The Unbridled Energy of AG Club

“AG puttin’ on for the 99s and the 2000s.”

This line, delivered by a dangling Marcus Henderson (stage name Jody Fontaine) in the opening shot of “Memphis,” introduces the breakout track off AG Club’s recent project Halfway off the Porch. Hailing from the suburbs of Eastern Bay Area, AG Club is a small collective making big waves with their innovative sound and self-shot videos. “Memphis” is a superb demonstration of the fresh vigor packed into each one of their songs while also serving as a testament to the group’s mastery across disciplines. This track alone has become their foothold into the industry; the music video surpassed a million views on Youtube and has garnered the attention of record labels and fans alike. 

The music video was directed by AG Club’s subsidiary 777media, a duo consisting of videographer Manny Madrigal and singer-songwriter Jahan-Jayubo Williams (stage name Babyboy) who both seem to possess an acute sense of what the group has to offer. Much of the video features Fontaine’s characteristic intensity serving as a visual aid to the pedantic chanting delivered by Babyboy in the background. The instrumental—courtesy of former rapper-producer Luis Garcia (stage name Loui)—switches between the relentless pounding of Babyboy’s energetic hook and chilled, airy synths which anchor the song’s otherwise progressive sound to its Bay Area roots.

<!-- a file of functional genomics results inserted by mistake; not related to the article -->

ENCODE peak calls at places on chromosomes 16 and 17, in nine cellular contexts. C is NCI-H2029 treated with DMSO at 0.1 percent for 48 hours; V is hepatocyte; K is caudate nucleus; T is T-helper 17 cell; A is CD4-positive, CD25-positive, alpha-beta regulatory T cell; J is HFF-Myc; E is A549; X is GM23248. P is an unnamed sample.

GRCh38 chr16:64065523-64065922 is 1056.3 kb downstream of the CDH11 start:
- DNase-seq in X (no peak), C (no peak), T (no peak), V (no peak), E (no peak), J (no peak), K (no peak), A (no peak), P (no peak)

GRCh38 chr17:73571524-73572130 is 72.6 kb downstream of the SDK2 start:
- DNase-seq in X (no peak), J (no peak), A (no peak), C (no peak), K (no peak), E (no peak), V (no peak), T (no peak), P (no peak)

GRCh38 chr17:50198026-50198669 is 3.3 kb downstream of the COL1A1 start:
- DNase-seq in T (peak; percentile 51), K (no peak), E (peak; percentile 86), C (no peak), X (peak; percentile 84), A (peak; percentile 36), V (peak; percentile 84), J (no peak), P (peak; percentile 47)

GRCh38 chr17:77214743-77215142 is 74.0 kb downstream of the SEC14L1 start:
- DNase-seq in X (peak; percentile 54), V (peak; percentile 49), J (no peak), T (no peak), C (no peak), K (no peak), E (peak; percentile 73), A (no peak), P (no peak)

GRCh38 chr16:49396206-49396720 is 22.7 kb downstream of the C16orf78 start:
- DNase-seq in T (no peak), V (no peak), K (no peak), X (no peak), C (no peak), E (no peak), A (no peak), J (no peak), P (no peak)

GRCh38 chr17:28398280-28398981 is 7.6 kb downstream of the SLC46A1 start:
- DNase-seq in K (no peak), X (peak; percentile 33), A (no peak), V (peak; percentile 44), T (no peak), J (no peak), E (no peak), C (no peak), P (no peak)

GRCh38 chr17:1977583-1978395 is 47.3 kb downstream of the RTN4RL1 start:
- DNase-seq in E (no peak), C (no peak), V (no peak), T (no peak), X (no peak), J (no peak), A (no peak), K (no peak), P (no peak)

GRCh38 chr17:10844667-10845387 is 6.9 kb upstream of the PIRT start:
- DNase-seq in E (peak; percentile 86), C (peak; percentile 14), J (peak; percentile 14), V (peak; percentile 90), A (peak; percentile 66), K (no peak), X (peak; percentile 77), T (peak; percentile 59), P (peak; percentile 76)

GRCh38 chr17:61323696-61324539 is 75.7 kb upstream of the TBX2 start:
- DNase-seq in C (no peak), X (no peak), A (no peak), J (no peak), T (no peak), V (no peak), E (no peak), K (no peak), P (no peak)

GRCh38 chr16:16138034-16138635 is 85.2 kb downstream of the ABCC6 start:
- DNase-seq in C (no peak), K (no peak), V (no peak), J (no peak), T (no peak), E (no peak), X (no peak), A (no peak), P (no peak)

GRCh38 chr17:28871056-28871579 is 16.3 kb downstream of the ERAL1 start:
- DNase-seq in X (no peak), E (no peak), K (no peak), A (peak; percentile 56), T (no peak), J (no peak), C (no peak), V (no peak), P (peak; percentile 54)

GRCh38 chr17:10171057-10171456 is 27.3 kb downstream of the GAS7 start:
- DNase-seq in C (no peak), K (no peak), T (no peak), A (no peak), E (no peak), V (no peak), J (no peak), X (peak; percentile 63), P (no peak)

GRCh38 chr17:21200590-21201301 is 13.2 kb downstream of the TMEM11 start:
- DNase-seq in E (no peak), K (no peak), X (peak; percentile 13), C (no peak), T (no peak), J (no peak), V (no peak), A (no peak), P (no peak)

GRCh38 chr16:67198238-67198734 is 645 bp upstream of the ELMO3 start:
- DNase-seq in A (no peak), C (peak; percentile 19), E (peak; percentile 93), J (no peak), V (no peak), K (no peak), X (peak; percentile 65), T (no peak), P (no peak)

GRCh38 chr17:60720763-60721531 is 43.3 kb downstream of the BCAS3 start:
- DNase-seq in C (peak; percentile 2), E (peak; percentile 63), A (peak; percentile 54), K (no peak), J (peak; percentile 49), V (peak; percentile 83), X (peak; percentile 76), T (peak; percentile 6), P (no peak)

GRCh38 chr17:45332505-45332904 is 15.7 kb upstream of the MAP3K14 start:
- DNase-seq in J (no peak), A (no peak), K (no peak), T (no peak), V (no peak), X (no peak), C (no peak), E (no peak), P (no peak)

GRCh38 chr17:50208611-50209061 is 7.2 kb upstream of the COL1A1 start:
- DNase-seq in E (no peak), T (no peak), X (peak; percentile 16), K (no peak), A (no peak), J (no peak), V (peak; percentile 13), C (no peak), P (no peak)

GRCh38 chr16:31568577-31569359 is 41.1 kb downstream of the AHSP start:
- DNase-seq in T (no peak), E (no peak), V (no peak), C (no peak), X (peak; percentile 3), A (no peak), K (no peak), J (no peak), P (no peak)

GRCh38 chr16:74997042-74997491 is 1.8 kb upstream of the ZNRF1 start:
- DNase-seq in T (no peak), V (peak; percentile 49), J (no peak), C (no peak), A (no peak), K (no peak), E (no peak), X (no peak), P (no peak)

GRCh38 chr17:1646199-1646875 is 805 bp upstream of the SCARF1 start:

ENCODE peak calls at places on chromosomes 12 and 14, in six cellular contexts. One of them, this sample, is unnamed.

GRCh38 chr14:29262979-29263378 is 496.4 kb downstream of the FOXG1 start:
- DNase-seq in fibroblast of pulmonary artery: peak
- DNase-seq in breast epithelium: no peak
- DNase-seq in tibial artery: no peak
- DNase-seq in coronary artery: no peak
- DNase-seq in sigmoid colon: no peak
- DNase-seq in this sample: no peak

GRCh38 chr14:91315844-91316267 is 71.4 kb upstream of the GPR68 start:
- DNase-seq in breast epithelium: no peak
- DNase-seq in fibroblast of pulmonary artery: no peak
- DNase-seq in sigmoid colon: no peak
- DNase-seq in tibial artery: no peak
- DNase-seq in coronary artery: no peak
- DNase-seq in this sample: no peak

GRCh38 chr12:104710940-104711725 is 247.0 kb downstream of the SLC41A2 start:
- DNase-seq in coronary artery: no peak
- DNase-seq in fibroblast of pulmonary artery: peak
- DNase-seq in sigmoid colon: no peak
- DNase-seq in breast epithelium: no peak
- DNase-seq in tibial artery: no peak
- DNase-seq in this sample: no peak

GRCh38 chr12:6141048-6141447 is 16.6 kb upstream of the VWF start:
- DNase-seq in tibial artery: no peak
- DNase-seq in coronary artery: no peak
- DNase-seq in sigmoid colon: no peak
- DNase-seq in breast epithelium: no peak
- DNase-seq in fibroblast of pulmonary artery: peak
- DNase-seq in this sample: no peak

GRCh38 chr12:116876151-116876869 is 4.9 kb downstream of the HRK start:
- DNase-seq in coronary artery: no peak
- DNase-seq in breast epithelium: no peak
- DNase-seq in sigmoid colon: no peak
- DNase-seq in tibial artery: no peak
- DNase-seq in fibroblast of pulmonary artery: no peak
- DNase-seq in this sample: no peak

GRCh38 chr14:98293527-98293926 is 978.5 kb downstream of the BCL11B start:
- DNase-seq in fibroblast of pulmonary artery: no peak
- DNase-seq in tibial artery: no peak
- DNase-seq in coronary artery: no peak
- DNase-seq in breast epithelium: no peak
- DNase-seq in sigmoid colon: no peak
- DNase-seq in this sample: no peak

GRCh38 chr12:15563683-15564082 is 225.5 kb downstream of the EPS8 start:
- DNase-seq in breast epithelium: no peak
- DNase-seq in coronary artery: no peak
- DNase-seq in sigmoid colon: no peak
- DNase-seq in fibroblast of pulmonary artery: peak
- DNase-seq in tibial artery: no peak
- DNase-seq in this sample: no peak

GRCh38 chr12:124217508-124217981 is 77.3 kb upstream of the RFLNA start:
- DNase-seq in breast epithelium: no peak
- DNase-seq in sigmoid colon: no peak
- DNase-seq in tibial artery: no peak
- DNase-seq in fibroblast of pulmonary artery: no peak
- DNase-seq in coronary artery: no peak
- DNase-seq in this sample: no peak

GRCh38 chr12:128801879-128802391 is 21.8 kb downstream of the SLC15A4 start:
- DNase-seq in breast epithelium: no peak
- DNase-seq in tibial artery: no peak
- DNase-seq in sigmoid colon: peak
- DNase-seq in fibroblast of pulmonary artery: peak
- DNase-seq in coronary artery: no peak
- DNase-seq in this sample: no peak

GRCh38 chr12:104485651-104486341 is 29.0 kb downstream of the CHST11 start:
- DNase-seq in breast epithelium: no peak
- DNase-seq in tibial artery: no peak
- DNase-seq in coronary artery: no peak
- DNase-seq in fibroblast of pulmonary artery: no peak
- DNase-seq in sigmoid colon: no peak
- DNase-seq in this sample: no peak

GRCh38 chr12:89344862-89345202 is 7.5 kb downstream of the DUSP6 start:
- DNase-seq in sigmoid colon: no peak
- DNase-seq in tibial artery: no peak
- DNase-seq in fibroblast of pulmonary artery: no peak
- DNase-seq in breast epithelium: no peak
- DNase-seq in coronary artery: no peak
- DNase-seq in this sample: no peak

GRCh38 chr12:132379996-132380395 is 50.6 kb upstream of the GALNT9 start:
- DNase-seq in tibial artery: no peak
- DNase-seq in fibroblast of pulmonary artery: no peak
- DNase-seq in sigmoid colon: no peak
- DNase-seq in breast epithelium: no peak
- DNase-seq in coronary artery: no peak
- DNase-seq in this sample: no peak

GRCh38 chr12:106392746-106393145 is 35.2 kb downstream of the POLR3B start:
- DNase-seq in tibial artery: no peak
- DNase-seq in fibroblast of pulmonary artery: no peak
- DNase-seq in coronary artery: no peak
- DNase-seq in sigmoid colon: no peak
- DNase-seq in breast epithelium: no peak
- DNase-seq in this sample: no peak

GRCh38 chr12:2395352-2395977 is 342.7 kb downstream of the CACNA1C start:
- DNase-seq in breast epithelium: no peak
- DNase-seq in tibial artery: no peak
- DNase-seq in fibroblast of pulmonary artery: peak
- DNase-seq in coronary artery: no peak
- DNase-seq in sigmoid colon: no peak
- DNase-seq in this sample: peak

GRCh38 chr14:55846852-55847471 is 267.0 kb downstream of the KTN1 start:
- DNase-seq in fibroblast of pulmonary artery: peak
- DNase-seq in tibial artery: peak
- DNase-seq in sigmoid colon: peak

With a few nods to the cinematography of fellow LA natives The Pharcyde, the video depicts the boys exploring their youthful arrogance by unforgivingly dancing and shouting their way through the streets of LA. The performance is obnoxious by design; AG Club manages to capture the reckless nature of the teenage spirit and harness it into an explosive experience from start to finish.

The raw delivery of “Memphis” draws significance to the opening line upon revisit; we now see that the unapologetic charisma of the baby-faced rappers serves as a testament to the carefree nature of the youth. It is important to note the fact that Fontaine addresses the “99s and 2000s” as peers; the artful presentation of freedom in the video beckons a generation on the cusp of adulthood back into the seductive lure of teenage rebellion. 

The making of such a video seems unmistakably fun. This, perhaps, is the greatest weapon in the group’s arsenal. Long gone are the days when hip-hop served solely as an exit from poverty or a fast-track to stardom; AG Club creates content simply because they enjoy doing so.

Watch the video for “Memphis” here: 


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